*Trigger Warning* - mentions of physical, emotional, and sexual abuse
February is National Teenage Dating Violence Awareness and Prevention Month. Alarmingly, teen dating violence – a pattern of aggressive, abuse, and controlling behaviors that happen within a relationship, are common. Virtually, one in 11 teenage women and one in 14 teenage men have experienced physical abuse, while one in 8 female and one in 26 male high school students experience sexual abuse. The repercussions of this abuse can be and are very detrimental to the survivor’s well-being and are at risk to develop addictions, mental disorders, take part in illegal activity, and become suicidal (CDC). Despite all of this, teen dating violence is usually preventable; however, when it is not when it is not, it is important to learn how to support victims.
In an anonymous interview, it was voiced that, “...being supportive could just be having someone to talk to them and not tell them it is their fault.” When supporting a survivor of abuse, be there and listen. A lot of the time words are not needed to provide support for someone. It was also stated that the supporter should, “...just give them reassurance and do not corner them because when (I feel) cornered, I shut down.” Avoid pushing for information; survivors will open up when they feel safe.
By creating safe environments, supporting victims, and teaching healthy relationship skills such as setting boundaries, consent, and respect, along with how to recognize warning signs, the violence can be stopped before it begins. To create a secure environment for teenagers, allow open and judgment-free communication when it comes to topics such as relationships and sex. Another way to show support is to let them know that what they feel is validated, and to avoid victim-blaming— holding the victim at fault rather than the perpetrator. Consider using phrases such as “Nothing you did or could have done differently makes this your fault.” or “I know it can feel like you did something wrong, but I promise you didn’t.” Finally, know where to point them for professional help. Here are several resources to recommend them to, remember they are not obligated to call these helplines, so leave space for them to decide what they want to do.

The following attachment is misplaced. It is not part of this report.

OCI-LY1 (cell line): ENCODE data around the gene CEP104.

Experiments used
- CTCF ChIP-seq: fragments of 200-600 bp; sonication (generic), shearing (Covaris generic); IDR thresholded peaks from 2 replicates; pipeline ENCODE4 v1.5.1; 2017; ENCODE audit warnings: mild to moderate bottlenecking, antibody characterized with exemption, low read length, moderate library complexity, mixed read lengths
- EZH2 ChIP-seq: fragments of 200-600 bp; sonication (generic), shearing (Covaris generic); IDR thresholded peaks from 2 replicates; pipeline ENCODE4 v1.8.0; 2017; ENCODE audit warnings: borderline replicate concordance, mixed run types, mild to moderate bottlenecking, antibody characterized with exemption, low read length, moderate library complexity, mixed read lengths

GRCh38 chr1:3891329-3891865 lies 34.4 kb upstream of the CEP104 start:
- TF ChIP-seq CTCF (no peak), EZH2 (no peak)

National Domestic Violence Hotline - 1 (800) 779-723 - www.ndvh.org
National Teen Dating Abuse Helpline - 1 (866) 331-9474 - www.loveisrespect.org
Idaho 24-Hour Domestic Violence Helpline - 1 (800) 669-3176 - www.icdv.idaho.gov
“I show my scars so that others know they can heal” -Rhachelle Nicol
February is a month dedicated to honoring and celebrating Black accomplishments, impacts, and Black Americans everywhere. Every year Black History Month has a theme that focuses on different aspects of the Black community. The theme for 2022 is Black Health and Wellness. This theme concentrates on contributions the Black community has made to the healthcare world and actions they have taken to promote wellness.
There have been countless Black medical heroes who have made great impacts on the world of medicine. Being a man of firsts, Dr. James McCune Smith, was a trailblazer for Black people in healthcare. From 1835 to 1837, Smith earned three degrees from the University of Glasgow located in Scotland. He was the first African American to receive a medical degree, own a pharmacy, and be published in medical journals. Smith was also a renowned abolitionist who used his writings to scientifically discredit racist beliefs, such as those in Thomas Jeffereson’s Notes on the State of Virginia. Another Black medical heroine is Henrietta Lacks. Lacks was a young mother who died of cervical cancer in 1951. During treatment, samples of her cancer cells were taken without consent, and they were found to be “immortal,” meaning the cell line was durable and long lasting. The cell's longevity allowed numerous scientific experiments and studies to be conducted. This significant discovery was made after Lacks lost her life to cancer, and her family was not made aware of this for almost two decades. Although unbeknownst to her, Lacks’ contribution to medicine has led to advancements in vaccines for HPV and polio, medication for HIV/AIDS, and Covid-19 responses. This particular type of immortalized cells are now known as HeLa cells, named after Lacks. The Lacks family carries on her legacy through the advocacy for equitable healthcare and access to HPV vaccines.
Black history plays a tremendous role in American history and should be studied along with it all year; however, having a month to focus on the often lesser-known and forgotten history of African Americans is crucial. Black doctors, nurses, patients, and many more have an innumerable impact on healthcare, and it is only right to honor their legacy and bring awareness to those who have shaped the modern world of medicine.